Rich Earth Institute Needs You
We are poised at an exciting point.
After four years of developing and testing processes for urine recycling, we have demonstrated that community-scale peecycling is a viable reality. In the process we have engineered a suite of methods and technologies that can be extended to other communities. Our goal now is to expand our operations across the Northeast, using our methods to keep excess nutrients out of sensitive waterways. Help us make the leap to take our small-scale operation beyond southern Vermont and make a difference in our broader region.
2015 has been a productive year for the Rich Earth Institute. In addition to garnering increased media attention, nationally and internationally, and generating a record number of requests from researchers for new collaborations, we’ve completed the following:
- Diverted more than 4,000 gallons of urine from the waste stream
- Kept over 200 pounds of polluting nitrogen out of the Connecticut River ecosystem
- Launched a new website with research results and project updates
- Developed a method to concentrate urine for more efficient storage and transport
- Completed field trials for an EPA study on pharmaceuticals in urine
- Secured a 10-year Vermont permit to produce and distribute urine-derived fertilizer
- Built and tested a mobile urine pasteurizing unit, available for use on farms throughout Vermont
- Presented our work at industry conferences in Boston and Chicago
- Traveled to international conferences in Finland and Sweden, and met with colleagues working on urine recycling in Switzerland and Kenya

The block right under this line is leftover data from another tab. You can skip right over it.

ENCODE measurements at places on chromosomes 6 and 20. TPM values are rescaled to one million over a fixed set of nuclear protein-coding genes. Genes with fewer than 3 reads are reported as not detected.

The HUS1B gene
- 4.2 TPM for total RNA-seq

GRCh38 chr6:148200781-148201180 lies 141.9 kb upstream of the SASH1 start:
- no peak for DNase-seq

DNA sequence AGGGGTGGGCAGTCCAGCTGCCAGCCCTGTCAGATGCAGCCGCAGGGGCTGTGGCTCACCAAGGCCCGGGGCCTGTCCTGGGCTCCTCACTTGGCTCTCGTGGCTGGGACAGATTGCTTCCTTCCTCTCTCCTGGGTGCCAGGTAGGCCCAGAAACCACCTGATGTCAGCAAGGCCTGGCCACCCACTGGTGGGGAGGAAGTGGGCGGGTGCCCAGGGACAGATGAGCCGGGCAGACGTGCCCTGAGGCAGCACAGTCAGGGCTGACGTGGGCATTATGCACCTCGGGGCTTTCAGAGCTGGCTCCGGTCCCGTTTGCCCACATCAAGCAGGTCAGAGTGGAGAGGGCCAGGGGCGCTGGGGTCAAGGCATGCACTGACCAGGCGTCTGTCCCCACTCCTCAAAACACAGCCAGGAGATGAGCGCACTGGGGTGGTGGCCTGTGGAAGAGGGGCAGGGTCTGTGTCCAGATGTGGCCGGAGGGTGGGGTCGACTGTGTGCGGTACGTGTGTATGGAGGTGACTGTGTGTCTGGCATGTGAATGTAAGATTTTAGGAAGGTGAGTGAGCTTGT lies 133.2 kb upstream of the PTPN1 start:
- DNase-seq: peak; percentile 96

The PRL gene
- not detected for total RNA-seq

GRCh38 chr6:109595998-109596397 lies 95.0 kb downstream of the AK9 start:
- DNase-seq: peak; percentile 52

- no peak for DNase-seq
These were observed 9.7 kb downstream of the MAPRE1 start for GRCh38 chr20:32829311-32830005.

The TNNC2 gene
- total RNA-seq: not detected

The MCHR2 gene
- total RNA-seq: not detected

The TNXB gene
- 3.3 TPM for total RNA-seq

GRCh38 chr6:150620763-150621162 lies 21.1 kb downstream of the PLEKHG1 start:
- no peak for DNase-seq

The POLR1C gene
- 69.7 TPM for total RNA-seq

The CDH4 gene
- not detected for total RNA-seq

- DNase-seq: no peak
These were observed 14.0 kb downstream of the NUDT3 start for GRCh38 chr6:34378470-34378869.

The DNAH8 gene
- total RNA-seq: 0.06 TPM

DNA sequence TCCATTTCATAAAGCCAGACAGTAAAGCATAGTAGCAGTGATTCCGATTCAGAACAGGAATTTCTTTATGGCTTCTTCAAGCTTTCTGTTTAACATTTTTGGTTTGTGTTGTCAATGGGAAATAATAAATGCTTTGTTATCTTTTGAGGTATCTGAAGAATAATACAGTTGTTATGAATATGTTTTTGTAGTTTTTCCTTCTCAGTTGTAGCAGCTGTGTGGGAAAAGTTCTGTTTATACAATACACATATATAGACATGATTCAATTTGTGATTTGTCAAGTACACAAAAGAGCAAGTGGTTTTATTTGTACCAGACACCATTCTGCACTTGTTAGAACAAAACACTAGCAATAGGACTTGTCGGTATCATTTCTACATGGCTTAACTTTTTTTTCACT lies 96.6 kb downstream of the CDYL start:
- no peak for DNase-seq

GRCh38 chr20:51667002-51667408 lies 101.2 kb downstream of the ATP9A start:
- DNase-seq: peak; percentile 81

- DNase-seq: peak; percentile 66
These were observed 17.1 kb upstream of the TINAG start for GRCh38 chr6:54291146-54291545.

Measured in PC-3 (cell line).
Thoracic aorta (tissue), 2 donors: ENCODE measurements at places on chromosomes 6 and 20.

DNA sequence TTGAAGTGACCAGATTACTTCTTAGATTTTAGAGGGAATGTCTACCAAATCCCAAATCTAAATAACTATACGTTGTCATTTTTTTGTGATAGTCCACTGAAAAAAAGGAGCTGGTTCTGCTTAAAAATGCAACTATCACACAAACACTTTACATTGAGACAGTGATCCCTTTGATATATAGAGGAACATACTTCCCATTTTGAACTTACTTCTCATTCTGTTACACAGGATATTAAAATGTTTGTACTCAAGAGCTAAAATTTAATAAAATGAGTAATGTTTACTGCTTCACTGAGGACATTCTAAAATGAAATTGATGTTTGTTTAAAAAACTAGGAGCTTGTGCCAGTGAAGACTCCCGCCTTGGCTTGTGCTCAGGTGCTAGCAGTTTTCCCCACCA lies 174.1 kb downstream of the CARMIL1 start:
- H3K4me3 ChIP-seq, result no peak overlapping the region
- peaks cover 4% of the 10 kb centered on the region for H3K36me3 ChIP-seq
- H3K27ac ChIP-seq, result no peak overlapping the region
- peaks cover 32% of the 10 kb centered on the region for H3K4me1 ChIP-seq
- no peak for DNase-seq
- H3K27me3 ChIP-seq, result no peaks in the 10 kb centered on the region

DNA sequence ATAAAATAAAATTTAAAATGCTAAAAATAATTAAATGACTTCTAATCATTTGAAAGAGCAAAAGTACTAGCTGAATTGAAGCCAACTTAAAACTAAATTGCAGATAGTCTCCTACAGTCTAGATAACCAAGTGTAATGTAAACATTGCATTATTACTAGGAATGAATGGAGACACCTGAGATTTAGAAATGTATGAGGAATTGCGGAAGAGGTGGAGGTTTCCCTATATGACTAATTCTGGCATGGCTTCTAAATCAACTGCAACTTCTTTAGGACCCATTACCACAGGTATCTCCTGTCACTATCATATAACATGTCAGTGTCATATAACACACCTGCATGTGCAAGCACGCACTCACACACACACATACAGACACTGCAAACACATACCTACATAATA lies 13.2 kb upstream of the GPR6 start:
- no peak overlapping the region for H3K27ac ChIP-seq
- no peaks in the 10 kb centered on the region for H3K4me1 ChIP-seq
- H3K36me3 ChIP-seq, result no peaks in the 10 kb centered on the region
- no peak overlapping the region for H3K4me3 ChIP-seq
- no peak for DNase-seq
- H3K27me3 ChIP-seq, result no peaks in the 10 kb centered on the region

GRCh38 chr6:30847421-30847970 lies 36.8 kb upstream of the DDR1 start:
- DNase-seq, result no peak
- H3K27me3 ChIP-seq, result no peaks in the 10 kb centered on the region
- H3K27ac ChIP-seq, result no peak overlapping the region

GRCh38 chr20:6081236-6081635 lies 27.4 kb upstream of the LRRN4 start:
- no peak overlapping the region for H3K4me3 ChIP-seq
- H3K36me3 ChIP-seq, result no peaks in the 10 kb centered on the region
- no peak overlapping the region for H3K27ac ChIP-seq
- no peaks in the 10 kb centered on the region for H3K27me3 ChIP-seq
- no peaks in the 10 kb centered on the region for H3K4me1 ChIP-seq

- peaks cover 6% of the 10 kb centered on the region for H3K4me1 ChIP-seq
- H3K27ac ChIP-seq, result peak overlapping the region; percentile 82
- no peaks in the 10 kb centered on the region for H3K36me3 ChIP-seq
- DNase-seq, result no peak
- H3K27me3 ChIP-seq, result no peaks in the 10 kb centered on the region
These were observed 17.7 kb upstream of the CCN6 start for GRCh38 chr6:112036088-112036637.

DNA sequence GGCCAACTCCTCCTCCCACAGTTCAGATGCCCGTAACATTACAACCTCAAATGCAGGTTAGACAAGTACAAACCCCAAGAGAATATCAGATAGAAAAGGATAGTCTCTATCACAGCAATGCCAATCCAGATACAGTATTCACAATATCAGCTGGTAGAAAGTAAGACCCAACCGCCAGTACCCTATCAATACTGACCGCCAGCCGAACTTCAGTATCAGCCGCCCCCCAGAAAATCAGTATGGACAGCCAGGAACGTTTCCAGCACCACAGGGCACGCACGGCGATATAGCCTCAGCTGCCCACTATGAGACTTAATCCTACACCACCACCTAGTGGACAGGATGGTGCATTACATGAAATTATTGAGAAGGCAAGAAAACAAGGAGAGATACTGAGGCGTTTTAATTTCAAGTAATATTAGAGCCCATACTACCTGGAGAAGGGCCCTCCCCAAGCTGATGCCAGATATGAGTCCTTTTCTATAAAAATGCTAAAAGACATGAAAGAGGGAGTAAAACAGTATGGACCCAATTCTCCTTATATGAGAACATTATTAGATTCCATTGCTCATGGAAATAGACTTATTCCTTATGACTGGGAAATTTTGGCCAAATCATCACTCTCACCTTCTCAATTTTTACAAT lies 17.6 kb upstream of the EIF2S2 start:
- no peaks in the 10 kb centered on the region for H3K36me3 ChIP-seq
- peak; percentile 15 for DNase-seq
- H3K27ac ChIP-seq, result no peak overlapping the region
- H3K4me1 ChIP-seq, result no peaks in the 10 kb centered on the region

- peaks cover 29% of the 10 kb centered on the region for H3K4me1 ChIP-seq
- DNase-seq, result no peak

- Held the first national urine diversion summit, to be repeated in 2016
Residents and community leaders in impacted watersheds have been reaching out to the Rich Earth Institute with the ambition of setting up their own urine recycling programs. With our experience running the nation's first (and currently only) community-scale urine recycling program, we are in a unique position to help others to initiate new programs and make them successful.
In the long term, we foresee supporting much of our work through contracting our services to communities whose nutrient pollution problems can be solved by recycling urine. But urine diversion is a very new idea in this country. We have a lot of outreach to do before decision-makers will be comfortable investing in it. And we need to continue developing and refining our equipment so we have porcelain urine-diverting toilets, nitrification reactors, and reverse osmosis concentrators ready to go when the next community commits to urine diversion.
Our next move is to step up our operations and form our first long distance partnership.
YOUR SUPPORT will help the Rich Earth Institute push peecycling into the mainstream by bringing it to the places where it is desperately needed to protect the environment, and where conventional solutions are simply unaffordable. We need to boost our annual budget to make this growth possible. You can help.
Please consider making a donation to take this innovative, visionary, and transformative project to the next level!
We need your support!
The first $3,000 of donations will be matched through a generous contribution by avid supporters in Florence, MA.
ECOSYSTEMS IN NEED
All along the Northeast coast, many bays, estuaries, and coastal ponds are severely impacted by algae blooms generated by excess nutrients from upstream human activity. These blooms deplete the oxygen levels and kill fish and other aquatic creatures, creating dead zones that harm the environment and coastal economies.
Although large treatment plants can remove these nutrients from wastewater, there is no affordable way to reduce damaging emissions from small community treatment plants and septic systems. On Cape Cod, where 85% of sewage flows into septic systems, new regulations mandate reduced emissions. But conventional methods will cost at least $4,000 per year for each household, creating a critical need for innovative solutions.
This is where urine recycling comes in.
Human urine is the source of most of the nitrogen and phosphorus pollution found in wastewater. By using urine-diverting toilets to keep urine from mixing with wastewater in the first place, communities could control nutrient pollution at only 10% of the cost of conventional treatment, while saving water and producing a sustainable fertilizer.
BOARD OF DIRECTORS
Marion Abell, CHAIR
Peter Abell, SECRETARY
Konrad Scheltema, TREASURER